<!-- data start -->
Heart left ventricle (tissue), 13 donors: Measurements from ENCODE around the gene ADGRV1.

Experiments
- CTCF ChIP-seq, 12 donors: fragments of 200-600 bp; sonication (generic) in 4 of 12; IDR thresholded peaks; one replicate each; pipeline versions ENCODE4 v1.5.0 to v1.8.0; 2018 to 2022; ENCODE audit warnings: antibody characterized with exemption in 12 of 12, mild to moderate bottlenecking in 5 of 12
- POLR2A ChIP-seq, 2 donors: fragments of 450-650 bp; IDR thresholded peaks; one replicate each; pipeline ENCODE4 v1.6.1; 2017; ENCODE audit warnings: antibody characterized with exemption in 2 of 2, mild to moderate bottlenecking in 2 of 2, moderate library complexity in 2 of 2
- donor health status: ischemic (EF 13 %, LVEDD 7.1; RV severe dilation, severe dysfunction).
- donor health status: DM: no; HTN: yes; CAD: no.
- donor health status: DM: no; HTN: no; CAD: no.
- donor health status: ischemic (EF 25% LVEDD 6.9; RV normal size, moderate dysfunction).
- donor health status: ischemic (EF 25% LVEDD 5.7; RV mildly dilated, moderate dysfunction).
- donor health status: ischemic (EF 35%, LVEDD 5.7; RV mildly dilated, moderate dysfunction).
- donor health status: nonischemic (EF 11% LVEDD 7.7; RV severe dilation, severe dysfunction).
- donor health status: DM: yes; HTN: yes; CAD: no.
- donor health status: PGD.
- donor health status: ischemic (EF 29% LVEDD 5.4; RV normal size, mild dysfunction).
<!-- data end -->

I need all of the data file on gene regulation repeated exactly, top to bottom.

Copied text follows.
Heart left ventricle (tissue), 13 donors: Measurements from ENCODE around the gene ADGRV1.

Experiments
- CTCF ChIP-seq, 12 donors: fragments of 200-600 bp; sonication (generic) in 4 of 12; IDR thresholded peaks; one replicate each; pipeline versions ENCODE4 v1.5.0 to v1.8.0; 2018 to 2022; ENCODE audit warnings: antibody characterized with exemption in 12 of 12, mild to moderate bottlenecking in 5 of 12
- POLR2A ChIP-seq, 2 donors: fragments of 450-650 bp; IDR thresholded peaks; one replicate each; pipeline ENCODE4 v1.6.1; 2017; ENCODE audit warnings: antibody characterized with exemption in 2 of 2, mild to moderate bottlenecking in 2 of 2, moderate library complexity in 2 of 2
- donor health status: ischemic (EF 13 %, LVEDD 7.1; RV severe dilation, severe dysfunction).
- donor health status: DM: no; HTN: yes; CAD: no.
- donor health status: DM: no; HTN: no; CAD: no.
- donor health status: ischemic (EF 25% LVEDD 6.9; RV normal size, moderate dysfunction).
- donor health status: ischemic (EF 25% LVEDD 5.7; RV mildly dilated, moderate dysfunction).
- donor health status: ischemic (EF 35%, LVEDD 5.7; RV mildly dilated, moderate dysfunction).
- donor health status: nonischemic (EF 11% LVEDD 7.7; RV severe dilation, severe dysfunction).
- donor health status: DM: yes; HTN: yes; CAD: no.
- donor health status: PGD.
- donor health status: ischemic (EF 29% LVEDD 5.4; RV normal size, mild dysfunction).